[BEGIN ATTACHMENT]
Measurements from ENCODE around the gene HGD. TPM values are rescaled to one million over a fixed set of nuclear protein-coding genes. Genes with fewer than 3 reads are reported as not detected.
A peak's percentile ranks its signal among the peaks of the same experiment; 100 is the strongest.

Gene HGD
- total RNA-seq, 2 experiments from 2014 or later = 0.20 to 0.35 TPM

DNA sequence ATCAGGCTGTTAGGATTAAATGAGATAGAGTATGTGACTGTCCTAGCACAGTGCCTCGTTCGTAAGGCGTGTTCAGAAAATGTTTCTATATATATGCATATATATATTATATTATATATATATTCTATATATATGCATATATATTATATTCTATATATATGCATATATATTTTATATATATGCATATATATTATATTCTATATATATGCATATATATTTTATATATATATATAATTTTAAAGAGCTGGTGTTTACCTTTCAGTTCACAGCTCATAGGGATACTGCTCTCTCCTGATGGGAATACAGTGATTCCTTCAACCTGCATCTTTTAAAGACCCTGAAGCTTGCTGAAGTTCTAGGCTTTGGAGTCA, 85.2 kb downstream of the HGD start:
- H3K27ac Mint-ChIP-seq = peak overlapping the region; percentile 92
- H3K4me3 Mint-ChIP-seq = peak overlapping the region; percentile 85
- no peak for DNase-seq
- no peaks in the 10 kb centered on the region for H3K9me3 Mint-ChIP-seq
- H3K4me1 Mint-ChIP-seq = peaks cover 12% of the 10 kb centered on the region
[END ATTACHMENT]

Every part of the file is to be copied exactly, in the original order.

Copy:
Measurements from ENCODE around the gene HGD. TPM values are rescaled to one million over a fixed set of nuclear protein-coding genes. Genes with fewer than 3 reads are reported as not detected.
A peak's percentile ranks its signal among the peaks of the same experiment; 100 is the strongest.

Gene HGD
- total RNA-seq, 2 experiments from 2014 or later = 0.20 to 0.35 TPM

DNA sequence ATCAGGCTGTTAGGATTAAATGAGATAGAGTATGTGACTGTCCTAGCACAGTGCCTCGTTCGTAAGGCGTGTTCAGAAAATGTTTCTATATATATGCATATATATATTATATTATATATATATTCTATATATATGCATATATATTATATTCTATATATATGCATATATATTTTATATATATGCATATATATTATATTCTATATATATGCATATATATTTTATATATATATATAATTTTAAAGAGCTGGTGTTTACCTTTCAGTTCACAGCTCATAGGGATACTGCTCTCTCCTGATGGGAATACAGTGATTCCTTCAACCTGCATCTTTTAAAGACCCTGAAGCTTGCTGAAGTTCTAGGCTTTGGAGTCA, 85.2 kb downstream of the HGD start:
- H3K27ac Mint-ChIP-seq = peak overlapping the region; percentile 92
- H3K4me3 Mint-ChIP-seq = peak overlapping the region; percentile 85
- no peak for DNase-seq
- no peaks in the 10 kb centered on the region for H3K9me3 Mint-ChIP-seq
- H3K4me1 Mint-ChIP-seq = peaks cover 12% of the 10 kb centered on the region